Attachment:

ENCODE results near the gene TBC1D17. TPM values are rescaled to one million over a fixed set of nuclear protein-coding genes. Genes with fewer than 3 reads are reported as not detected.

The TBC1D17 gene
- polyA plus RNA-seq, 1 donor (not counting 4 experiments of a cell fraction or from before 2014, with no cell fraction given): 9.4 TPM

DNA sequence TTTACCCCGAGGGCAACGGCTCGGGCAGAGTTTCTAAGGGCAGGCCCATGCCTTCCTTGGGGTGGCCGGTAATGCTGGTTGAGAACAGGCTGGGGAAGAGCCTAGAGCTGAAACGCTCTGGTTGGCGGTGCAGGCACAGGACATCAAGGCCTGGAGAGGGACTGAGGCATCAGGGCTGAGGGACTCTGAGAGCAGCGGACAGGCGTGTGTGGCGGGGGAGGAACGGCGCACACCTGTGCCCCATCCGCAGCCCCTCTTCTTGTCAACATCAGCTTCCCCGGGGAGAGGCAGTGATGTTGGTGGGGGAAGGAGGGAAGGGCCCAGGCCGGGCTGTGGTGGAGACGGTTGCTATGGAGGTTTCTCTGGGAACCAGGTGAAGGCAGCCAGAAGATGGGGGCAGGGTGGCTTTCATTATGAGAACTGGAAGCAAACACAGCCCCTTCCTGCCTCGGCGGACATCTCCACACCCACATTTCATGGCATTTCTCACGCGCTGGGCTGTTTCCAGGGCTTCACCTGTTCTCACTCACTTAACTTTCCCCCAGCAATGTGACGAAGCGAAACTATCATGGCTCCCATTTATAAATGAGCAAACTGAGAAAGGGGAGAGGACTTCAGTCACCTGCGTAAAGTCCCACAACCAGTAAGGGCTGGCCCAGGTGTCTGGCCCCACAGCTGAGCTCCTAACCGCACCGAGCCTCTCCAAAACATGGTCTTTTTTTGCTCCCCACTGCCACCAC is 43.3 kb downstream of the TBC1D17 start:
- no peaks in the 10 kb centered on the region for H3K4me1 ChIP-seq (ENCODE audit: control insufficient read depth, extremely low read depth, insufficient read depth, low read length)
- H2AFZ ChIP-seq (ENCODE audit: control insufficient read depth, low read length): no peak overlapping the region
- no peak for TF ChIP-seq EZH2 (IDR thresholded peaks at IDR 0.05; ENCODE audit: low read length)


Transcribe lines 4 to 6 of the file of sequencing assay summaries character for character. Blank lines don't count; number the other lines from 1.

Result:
DNA sequence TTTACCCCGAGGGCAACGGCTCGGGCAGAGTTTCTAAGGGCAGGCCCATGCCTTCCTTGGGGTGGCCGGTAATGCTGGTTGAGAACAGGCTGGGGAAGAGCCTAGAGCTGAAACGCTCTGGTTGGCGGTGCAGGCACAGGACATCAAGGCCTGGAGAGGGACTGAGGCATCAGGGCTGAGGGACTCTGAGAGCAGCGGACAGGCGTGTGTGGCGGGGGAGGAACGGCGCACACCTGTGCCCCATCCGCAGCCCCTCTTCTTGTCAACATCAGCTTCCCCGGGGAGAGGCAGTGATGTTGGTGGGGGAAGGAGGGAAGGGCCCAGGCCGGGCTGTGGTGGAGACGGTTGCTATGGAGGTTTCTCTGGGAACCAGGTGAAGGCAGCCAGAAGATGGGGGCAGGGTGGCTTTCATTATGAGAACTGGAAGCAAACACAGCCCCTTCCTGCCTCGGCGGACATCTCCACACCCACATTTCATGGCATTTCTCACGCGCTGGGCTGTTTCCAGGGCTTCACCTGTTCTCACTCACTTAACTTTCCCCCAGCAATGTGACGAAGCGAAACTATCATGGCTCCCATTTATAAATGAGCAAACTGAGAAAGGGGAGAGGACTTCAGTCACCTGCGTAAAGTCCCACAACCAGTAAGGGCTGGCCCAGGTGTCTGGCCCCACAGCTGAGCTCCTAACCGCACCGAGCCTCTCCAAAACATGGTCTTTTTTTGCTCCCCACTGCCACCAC is 43.3 kb downstream of the TBC1D17 start:
- no peaks in the 10 kb centered on the region for H3K4me1 ChIP-seq (ENCODE audit: control insufficient read depth, extremely low read depth, insufficient read depth, low read length)
- H2AFZ ChIP-seq (ENCODE audit: control insufficient read depth, low read length): no peak overlapping the region